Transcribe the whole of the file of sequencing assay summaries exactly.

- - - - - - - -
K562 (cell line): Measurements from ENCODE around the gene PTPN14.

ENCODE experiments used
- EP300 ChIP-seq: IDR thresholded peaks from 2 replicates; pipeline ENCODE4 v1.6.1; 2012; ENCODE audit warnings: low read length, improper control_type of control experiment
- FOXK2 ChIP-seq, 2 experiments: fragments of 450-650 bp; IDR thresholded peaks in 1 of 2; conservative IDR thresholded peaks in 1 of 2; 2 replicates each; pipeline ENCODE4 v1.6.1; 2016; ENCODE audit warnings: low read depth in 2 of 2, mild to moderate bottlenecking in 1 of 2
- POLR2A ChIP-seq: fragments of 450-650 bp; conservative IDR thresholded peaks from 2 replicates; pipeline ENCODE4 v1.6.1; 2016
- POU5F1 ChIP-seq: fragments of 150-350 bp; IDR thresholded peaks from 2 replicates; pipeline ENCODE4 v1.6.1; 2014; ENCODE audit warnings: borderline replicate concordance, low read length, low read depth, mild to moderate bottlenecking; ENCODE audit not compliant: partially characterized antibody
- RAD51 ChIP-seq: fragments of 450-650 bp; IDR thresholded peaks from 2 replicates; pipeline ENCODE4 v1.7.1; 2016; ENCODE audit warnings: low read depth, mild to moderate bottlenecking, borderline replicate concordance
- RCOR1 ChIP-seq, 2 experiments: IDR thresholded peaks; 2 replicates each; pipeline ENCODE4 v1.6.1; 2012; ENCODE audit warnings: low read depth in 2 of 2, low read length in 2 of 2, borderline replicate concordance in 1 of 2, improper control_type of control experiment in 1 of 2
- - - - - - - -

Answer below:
K562 (cell line): Measurements from ENCODE around the gene PTPN14.

ENCODE experiments used
- EP300 ChIP-seq: IDR thresholded peaks from 2 replicates; pipeline ENCODE4 v1.6.1; 2012; ENCODE audit warnings: low read length, improper control_type of control experiment
- FOXK2 ChIP-seq, 2 experiments: fragments of 450-650 bp; IDR thresholded peaks in 1 of 2; conservative IDR thresholded peaks in 1 of 2; 2 replicates each; pipeline ENCODE4 v1.6.1; 2016; ENCODE audit warnings: low read depth in 2 of 2, mild to moderate bottlenecking in 1 of 2
- POLR2A ChIP-seq: fragments of 450-650 bp; conservative IDR thresholded peaks from 2 replicates; pipeline ENCODE4 v1.6.1; 2016
- POU5F1 ChIP-seq: fragments of 150-350 bp; IDR thresholded peaks from 2 replicates; pipeline ENCODE4 v1.6.1; 2014; ENCODE audit warnings: borderline replicate concordance, low read length, low read depth, mild to moderate bottlenecking; ENCODE audit not compliant: partially characterized antibody
- RAD51 ChIP-seq: fragments of 450-650 bp; IDR thresholded peaks from 2 replicates; pipeline ENCODE4 v1.7.1; 2016; ENCODE audit warnings: low read depth, mild to moderate bottlenecking, borderline replicate concordance
- RCOR1 ChIP-seq, 2 experiments: IDR thresholded peaks; 2 replicates each; pipeline ENCODE4 v1.6.1; 2012; ENCODE audit warnings: low read depth in 2 of 2, low read length in 2 of 2, borderline replicate concordance in 1 of 2, improper control_type of control experiment in 1 of 2